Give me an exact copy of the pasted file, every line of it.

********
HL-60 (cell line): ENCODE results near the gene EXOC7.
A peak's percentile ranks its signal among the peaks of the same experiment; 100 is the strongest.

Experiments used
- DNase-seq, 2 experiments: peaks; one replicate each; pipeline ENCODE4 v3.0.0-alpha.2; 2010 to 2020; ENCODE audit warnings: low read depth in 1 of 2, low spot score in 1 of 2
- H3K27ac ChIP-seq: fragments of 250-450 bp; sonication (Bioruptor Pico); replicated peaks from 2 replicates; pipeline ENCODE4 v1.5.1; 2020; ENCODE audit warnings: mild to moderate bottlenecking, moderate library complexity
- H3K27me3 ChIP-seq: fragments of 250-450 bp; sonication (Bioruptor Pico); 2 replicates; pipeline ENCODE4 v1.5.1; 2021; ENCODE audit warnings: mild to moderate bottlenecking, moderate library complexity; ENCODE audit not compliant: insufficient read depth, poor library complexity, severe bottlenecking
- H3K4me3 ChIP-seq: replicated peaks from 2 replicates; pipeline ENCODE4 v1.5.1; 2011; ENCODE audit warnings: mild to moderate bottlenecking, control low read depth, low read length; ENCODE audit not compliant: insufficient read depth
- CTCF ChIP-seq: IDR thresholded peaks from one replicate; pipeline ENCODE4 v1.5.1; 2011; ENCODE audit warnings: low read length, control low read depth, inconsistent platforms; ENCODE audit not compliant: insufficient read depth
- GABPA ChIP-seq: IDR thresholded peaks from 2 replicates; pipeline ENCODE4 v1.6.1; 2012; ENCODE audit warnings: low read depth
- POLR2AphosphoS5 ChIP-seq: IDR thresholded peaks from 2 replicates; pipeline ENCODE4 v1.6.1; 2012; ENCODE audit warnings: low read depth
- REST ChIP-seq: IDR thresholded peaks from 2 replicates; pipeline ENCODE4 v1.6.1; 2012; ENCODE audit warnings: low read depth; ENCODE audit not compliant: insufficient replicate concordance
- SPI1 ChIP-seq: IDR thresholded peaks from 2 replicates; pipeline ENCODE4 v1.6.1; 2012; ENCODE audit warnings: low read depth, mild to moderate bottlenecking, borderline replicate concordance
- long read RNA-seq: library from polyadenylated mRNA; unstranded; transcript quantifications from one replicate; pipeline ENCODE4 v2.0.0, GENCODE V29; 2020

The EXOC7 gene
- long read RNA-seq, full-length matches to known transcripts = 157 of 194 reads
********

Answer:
HL-60 (cell line): ENCODE results near the gene EXOC7.
A peak's percentile ranks its signal among the peaks of the same experiment; 100 is the strongest.

Experiments used
- DNase-seq, 2 experiments: peaks; one replicate each; pipeline ENCODE4 v3.0.0-alpha.2; 2010 to 2020; ENCODE audit warnings: low read depth in 1 of 2, low spot score in 1 of 2
- H3K27ac ChIP-seq: fragments of 250-450 bp; sonication (Bioruptor Pico); replicated peaks from 2 replicates; pipeline ENCODE4 v1.5.1; 2020; ENCODE audit warnings: mild to moderate bottlenecking, moderate library complexity
- H3K27me3 ChIP-seq: fragments of 250-450 bp; sonication (Bioruptor Pico); 2 replicates; pipeline ENCODE4 v1.5.1; 2021; ENCODE audit warnings: mild to moderate bottlenecking, moderate library complexity; ENCODE audit not compliant: insufficient read depth, poor library complexity, severe bottlenecking
- H3K4me3 ChIP-seq: replicated peaks from 2 replicates; pipeline ENCODE4 v1.5.1; 2011; ENCODE audit warnings: mild to moderate bottlenecking, control low read depth, low read length; ENCODE audit not compliant: insufficient read depth
- CTCF ChIP-seq: IDR thresholded peaks from one replicate; pipeline ENCODE4 v1.5.1; 2011; ENCODE audit warnings: low read length, control low read depth, inconsistent platforms; ENCODE audit not compliant: insufficient read depth
- GABPA ChIP-seq: IDR thresholded peaks from 2 replicates; pipeline ENCODE4 v1.6.1; 2012; ENCODE audit warnings: low read depth
- POLR2AphosphoS5 ChIP-seq: IDR thresholded peaks from 2 replicates; pipeline ENCODE4 v1.6.1; 2012; ENCODE audit warnings: low read depth
- REST ChIP-seq: IDR thresholded peaks from 2 replicates; pipeline ENCODE4 v1.6.1; 2012; ENCODE audit warnings: low read depth; ENCODE audit not compliant: insufficient replicate concordance
- SPI1 ChIP-seq: IDR thresholded peaks from 2 replicates; pipeline ENCODE4 v1.6.1; 2012; ENCODE audit warnings: low read depth, mild to moderate bottlenecking, borderline replicate concordance
- long read RNA-seq: library from polyadenylated mRNA; unstranded; transcript quantifications from one replicate; pipeline ENCODE4 v2.0.0, GENCODE V29; 2020

The EXOC7 gene
- long read RNA-seq, full-length matches to known transcripts = 157 of 194 reads